Also, how I consistently become the odd man out in my Spanish class.
Our class is conversational, so usually our professor doesn't really say much, other than to keep the discussion going, but today he started a discussion about faith and the effect that it has on someone's life. He'd recently lost his brother, plus his wife is expecting and his mother is moving in from Spain, so he talked about how faith has kept him together through all the emotional wear-and-tear, and how it's sad when someone doesn't have anything or anyone to believe in. Naturally, he mentioned religion specifically, and he didn't necessarily throw atheists and other nonbelievers under the proverbial bus, but he did question how someone can use science to justify everything, and he got a general survey of beliefs in deities from the class.
Now, as an equal-opportunity heathen, which is the term I prefer because it has a nicer connotation than "atheist," I didn't necessarily feel targeted by the discussion, but I also knew I was the only one on the non-god-believing side. In horribly broken Spanish, I explained that even though atheists don't believe in a god, they do believe in other things (like food and baseball, but I didn't say that), so it's not like we're poor, hopeless souls with nothing to look up to. I also brought up that not all things can be explained scientifically, and that some things just have to be left to chance. Knowing that I'm a journalismly/sciencely-inclined person, my professor gave me a few examples of books/articles/whathaveyou that... well, not necessarily prove the existence of a divine being, but highly suggest it, though it was hard to tell at that point if he was playing devil's advocate or honestly trying to figure out how/why I think how/why I do.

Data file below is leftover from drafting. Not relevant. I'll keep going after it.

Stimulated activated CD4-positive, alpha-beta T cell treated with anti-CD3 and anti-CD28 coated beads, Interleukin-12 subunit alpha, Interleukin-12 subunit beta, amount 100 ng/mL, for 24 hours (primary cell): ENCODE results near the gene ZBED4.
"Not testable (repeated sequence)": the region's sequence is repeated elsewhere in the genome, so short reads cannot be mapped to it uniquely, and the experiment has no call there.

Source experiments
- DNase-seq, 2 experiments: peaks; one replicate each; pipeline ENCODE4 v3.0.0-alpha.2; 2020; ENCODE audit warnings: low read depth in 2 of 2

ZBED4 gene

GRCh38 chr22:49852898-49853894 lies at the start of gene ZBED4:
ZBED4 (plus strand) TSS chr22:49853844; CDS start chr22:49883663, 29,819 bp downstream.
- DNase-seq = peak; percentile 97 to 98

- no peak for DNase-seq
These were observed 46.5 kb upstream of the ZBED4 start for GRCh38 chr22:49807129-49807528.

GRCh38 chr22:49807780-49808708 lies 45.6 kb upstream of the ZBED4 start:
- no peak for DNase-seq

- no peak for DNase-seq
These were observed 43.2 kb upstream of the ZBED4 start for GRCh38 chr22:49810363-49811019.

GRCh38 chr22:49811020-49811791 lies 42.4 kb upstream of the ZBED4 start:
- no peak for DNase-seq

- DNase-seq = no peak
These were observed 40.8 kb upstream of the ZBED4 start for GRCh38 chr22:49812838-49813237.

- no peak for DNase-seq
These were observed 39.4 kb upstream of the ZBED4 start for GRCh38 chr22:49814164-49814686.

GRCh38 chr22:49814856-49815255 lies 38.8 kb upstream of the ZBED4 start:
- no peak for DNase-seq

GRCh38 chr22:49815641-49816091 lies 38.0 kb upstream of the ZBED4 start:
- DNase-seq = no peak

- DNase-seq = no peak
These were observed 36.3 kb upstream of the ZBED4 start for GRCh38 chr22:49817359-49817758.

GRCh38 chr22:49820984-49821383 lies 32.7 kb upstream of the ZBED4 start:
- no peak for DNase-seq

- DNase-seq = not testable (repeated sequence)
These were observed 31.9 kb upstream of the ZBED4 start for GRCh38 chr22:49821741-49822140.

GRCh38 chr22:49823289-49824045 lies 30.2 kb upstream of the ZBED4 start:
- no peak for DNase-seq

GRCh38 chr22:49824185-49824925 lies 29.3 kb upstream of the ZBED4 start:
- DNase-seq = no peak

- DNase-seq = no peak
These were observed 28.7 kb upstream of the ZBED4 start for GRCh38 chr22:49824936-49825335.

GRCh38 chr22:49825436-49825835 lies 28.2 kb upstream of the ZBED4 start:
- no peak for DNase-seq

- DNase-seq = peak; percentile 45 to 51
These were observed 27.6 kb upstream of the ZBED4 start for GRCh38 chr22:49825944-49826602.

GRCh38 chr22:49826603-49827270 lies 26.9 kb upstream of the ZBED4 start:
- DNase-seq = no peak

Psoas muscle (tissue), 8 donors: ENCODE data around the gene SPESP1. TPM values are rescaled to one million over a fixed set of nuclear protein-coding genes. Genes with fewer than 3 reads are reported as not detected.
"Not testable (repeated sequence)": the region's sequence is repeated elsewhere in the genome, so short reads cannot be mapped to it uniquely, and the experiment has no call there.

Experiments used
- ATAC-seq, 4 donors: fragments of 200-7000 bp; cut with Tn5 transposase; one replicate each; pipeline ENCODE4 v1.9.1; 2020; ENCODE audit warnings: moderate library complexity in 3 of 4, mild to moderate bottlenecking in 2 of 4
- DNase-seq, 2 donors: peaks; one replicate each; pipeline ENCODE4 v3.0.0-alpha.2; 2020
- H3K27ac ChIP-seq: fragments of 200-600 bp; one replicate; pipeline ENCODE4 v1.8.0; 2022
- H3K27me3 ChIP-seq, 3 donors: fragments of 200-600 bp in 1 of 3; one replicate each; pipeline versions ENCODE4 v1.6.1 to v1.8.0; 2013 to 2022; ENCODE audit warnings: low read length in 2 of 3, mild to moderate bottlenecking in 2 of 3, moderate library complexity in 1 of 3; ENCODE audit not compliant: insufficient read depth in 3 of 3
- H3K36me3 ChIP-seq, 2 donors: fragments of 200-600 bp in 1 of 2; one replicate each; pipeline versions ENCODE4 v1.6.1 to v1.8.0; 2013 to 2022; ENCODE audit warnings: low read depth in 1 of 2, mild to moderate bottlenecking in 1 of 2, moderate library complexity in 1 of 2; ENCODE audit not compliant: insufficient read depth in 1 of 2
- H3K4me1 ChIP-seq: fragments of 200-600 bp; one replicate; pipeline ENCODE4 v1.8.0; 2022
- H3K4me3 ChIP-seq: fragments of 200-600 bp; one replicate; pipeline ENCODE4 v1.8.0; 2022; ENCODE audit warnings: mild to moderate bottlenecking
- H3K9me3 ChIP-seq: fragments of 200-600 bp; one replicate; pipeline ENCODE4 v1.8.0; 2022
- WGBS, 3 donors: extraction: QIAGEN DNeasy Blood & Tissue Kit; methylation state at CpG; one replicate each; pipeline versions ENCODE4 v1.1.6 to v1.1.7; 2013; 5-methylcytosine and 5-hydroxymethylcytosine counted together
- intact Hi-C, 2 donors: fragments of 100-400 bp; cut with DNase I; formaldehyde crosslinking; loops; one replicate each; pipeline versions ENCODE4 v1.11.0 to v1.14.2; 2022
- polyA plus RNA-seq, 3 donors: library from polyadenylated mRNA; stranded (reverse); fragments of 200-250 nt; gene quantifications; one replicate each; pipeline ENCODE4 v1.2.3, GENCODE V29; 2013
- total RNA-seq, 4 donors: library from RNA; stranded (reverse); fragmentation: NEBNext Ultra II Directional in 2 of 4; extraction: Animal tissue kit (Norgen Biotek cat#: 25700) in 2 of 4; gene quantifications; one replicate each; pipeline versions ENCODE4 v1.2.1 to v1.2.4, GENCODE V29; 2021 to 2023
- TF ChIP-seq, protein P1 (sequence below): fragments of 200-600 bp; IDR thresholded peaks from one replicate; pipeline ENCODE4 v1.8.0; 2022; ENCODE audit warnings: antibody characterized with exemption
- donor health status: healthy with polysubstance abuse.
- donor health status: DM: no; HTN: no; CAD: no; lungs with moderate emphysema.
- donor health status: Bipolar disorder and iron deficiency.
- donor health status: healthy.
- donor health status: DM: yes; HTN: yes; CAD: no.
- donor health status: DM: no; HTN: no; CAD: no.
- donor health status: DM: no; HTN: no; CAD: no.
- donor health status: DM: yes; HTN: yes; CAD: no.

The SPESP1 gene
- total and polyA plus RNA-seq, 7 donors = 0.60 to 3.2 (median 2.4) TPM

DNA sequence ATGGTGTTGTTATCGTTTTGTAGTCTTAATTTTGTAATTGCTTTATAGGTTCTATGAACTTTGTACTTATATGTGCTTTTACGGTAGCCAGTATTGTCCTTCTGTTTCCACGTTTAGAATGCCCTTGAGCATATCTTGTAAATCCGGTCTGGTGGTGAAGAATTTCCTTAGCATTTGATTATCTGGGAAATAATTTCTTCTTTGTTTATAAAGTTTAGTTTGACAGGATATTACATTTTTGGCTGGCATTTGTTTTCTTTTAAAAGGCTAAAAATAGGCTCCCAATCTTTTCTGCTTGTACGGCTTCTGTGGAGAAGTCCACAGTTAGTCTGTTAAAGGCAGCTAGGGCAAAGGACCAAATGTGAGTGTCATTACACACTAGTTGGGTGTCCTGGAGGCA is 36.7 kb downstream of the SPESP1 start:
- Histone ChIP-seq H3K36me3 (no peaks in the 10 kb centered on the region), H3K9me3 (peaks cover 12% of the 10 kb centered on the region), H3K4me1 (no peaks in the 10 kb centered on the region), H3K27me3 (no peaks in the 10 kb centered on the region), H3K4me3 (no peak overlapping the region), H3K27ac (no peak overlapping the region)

Naturally, I then proceeded to make myself look like even more of a teenage hooligan when our professor asked us what our presentations were about, since we didn't have time to present them. Most of the topics were important, serious things, like stereotypes in Latin America or the effect that the US has on the culture of other countries. Mine was about all the creative ways that Cubans use condoms. (I kid you not, it was a legit story.)
I personally don't mind discussions that question what you feel. If you can withstand the opposition and support your case, you know that your beliefs are genuine and strong and that you're doing the right thing for you; even if you don't, it gives you an opportunity to rethink things, and worst case scenario, you learn something about yourself and can make positive change.
I also sat on this idea for a good portion of today, and with all the minor existential crises I've had over the past year or so, it gave me yet another opportunity to rethink my life and if what I'm doing is the right thing. Thinking about college has done that a lot: I question if I'm in the right major, minor, even school, and I can't help but feel sometimes that I've messed up somewhere. Academically hasn't been so much of a problem because I'm a horribly compulsive plan-aheader (planner-ahead? Planner-aheader?), so I know that by the time I leave here in (I hope) four years, I'll have a solid foundation and the ability to launch myself into the real world. What worries me is my lack of social abilities. I wasn't exactly a social butterfly in high school, but I knew a lot of people and I was comfortable. With college, my non-partying preference seems to put me in either my friends' rooms or alone on the weekends, and I'm only just barely starting to make friends beyond people I met and hung out with at orientation. I don't want to have to become an inebriated baboon to make friends (nor do I want friends that become inebriated baboons, it works both ways). I don't want to have to join seventy different clubs and meet a bunch of people but end up sacrificing my academics or my sleep. And as much as I love the fact that the wifi is significantly better on Friday and Saturday nights when no one else is around to use it, I don't want to be in quarantine for the rest of my college career. I want people to take me for who I am. The task now is finding those people.